Political Mythologies   /   Spring 2022   /    Book Reviews

Sex and Power

The complex interrelations of play and power.

Lily Meyer

“Shunga” (erotic drawing), eighteenth century, by Ike Taiga (1723–1776); private collection; Paul Freeman/Bridgeman Images.

Curio · The Hedgehog Review | Sex And Power

I have never been a very good feminist. I do not mean this in the sense intended by Roxane Gay in her essay collection Bad Feminist; I don’t think anybody cares that I shave my legs and like reading Vogue. I mean I have always bristled at the confident, prescriptive versions of feminism that have occupied the American—and, to a certain extent, global—mainstream in my lifetime: girl power, choice feminism, girlboss-ism, even #MeToo. My objections always boil down to the sneaking sensation that these feminisms are talking directly to me, which rankles on two levels. First, I dislike being told how to be free. Second, I have always been fairly sure that, relatively speaking, I am free. I may be a woman, but I am also white, upper class, cis, straight, and an American citizen. This sets me squarely on top of what New Left Review editor Susan Watkins, in her essay “Which Feminisms?,” calls “the skewed and racialized pyramid of gender advance.” Yes, I have encountered my share of misogyny; yes, nobody is free until everybody is. But it would be absurd of me not to acknowledge that my life is nonetheless full—indeed, unfairly full—of opportunities and advantages. Is a feminist movement that speaks straight at me, let alone one whose central goal is to liberate me further, really a good use of anybody’s time?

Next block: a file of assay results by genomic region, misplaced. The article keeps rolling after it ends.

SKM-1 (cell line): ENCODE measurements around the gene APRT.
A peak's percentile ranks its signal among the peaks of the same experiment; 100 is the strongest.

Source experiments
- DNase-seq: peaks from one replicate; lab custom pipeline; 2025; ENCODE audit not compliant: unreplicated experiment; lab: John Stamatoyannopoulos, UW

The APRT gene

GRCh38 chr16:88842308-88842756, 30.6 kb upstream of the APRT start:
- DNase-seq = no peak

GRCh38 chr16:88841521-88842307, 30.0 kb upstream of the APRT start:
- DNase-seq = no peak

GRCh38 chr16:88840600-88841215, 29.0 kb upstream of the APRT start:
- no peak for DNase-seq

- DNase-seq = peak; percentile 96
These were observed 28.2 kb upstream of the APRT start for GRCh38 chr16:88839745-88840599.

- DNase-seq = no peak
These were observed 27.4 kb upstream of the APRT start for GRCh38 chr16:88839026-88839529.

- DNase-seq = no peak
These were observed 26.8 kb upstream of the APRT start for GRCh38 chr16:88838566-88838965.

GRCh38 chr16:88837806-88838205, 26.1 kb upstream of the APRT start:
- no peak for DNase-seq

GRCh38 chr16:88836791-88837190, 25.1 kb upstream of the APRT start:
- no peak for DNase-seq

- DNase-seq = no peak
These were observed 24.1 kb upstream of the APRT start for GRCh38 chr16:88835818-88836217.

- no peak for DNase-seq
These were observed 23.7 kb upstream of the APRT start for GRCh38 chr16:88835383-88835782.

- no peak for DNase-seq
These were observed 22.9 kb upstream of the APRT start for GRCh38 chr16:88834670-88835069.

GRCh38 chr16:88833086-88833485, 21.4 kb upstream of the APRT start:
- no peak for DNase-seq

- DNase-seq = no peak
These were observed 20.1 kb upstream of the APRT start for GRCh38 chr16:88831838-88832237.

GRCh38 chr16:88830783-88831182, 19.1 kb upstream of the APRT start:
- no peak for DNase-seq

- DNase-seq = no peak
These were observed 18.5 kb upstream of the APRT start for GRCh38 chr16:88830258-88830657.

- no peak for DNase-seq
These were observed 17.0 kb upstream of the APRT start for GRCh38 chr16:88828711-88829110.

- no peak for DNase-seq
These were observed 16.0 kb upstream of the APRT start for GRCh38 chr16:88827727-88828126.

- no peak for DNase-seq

In her debut essay collection, The Right to Sex, the philosopher Amia Srinivasan answers my question with a clear and emphatic no. Srinivasan shares many of my misgivings about mainstream American feminism, with its drives toward capitalist freedom for women and incarceration for predatory men. She also, like Watkins, knows its global power, and knows she wields power herself. Watkins writes that since the 1970s, feminists in the United States have “enjoyed a combination of wealth, institutional heft, and scholarly achievement to which no other women’s movement could compare.” Srinivasan, who studied at Yale and teaches at Oxford, has plenty of institutional heft and scholarly achievement backing up her work. She seems to be settled in her professional power; certainly, these essays are informed by, and to a certain extent directed to, the academy. And while she is plainly and profoundly uncomfortable with the ways mainstream feminism wields its power, she is deeply concerned with how sex and power overlap. Her overarching goal in The Right to Sex is to decouple the two—and, in so doing, to guide her readers toward an egalitarian, unskewed vision of both feminism and sex.

To read the full article online, please login to your account or subscribe to our digital edition ($25 yearly). Prefer print? Order back issues or subscribe to our print edition ($30 yearly).